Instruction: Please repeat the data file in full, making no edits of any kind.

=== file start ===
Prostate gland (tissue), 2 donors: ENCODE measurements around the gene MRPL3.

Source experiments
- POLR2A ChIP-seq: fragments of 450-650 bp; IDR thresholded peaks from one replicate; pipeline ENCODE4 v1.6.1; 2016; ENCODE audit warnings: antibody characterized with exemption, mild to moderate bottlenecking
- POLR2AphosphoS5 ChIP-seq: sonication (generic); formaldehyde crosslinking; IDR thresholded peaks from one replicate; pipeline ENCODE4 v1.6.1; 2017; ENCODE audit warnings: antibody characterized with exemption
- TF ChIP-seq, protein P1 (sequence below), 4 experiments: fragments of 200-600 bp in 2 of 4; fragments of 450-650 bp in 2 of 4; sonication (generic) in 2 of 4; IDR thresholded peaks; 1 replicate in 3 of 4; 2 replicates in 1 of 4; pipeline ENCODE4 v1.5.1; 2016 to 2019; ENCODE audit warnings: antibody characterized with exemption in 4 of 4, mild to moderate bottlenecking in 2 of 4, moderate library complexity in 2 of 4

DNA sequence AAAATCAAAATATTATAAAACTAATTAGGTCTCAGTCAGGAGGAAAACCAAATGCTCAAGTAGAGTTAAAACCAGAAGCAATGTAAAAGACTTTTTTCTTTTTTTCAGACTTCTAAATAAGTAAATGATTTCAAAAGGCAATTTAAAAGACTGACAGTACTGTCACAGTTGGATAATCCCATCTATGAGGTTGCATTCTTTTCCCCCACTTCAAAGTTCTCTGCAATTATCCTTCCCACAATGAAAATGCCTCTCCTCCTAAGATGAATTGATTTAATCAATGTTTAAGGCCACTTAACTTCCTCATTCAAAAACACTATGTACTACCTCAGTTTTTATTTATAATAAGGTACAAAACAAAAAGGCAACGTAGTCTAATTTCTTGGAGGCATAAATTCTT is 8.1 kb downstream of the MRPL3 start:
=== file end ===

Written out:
Prostate gland (tissue), 2 donors: ENCODE measurements around the gene MRPL3.

Source experiments
- POLR2A ChIP-seq: fragments of 450-650 bp; IDR thresholded peaks from one replicate; pipeline ENCODE4 v1.6.1; 2016; ENCODE audit warnings: antibody characterized with exemption, mild to moderate bottlenecking
- POLR2AphosphoS5 ChIP-seq: sonication (generic); formaldehyde crosslinking; IDR thresholded peaks from one replicate; pipeline ENCODE4 v1.6.1; 2017; ENCODE audit warnings: antibody characterized with exemption
- TF ChIP-seq, protein P1 (sequence below), 4 experiments: fragments of 200-600 bp in 2 of 4; fragments of 450-650 bp in 2 of 4; sonication (generic) in 2 of 4; IDR thresholded peaks; 1 replicate in 3 of 4; 2 replicates in 1 of 4; pipeline ENCODE4 v1.5.1; 2016 to 2019; ENCODE audit warnings: antibody characterized with exemption in 4 of 4, mild to moderate bottlenecking in 2 of 4, moderate library complexity in 2 of 4

DNA sequence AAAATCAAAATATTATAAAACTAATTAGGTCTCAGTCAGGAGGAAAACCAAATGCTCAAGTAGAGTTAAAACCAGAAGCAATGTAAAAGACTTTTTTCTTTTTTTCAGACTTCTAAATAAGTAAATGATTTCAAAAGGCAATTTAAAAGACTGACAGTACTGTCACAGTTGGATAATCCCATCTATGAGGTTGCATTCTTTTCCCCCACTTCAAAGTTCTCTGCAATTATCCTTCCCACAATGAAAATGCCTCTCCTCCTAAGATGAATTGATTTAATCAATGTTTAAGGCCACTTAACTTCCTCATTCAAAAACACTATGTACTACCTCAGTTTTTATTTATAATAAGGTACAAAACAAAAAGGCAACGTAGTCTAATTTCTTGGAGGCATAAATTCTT is 8.1 kb downstream of the MRPL3 start: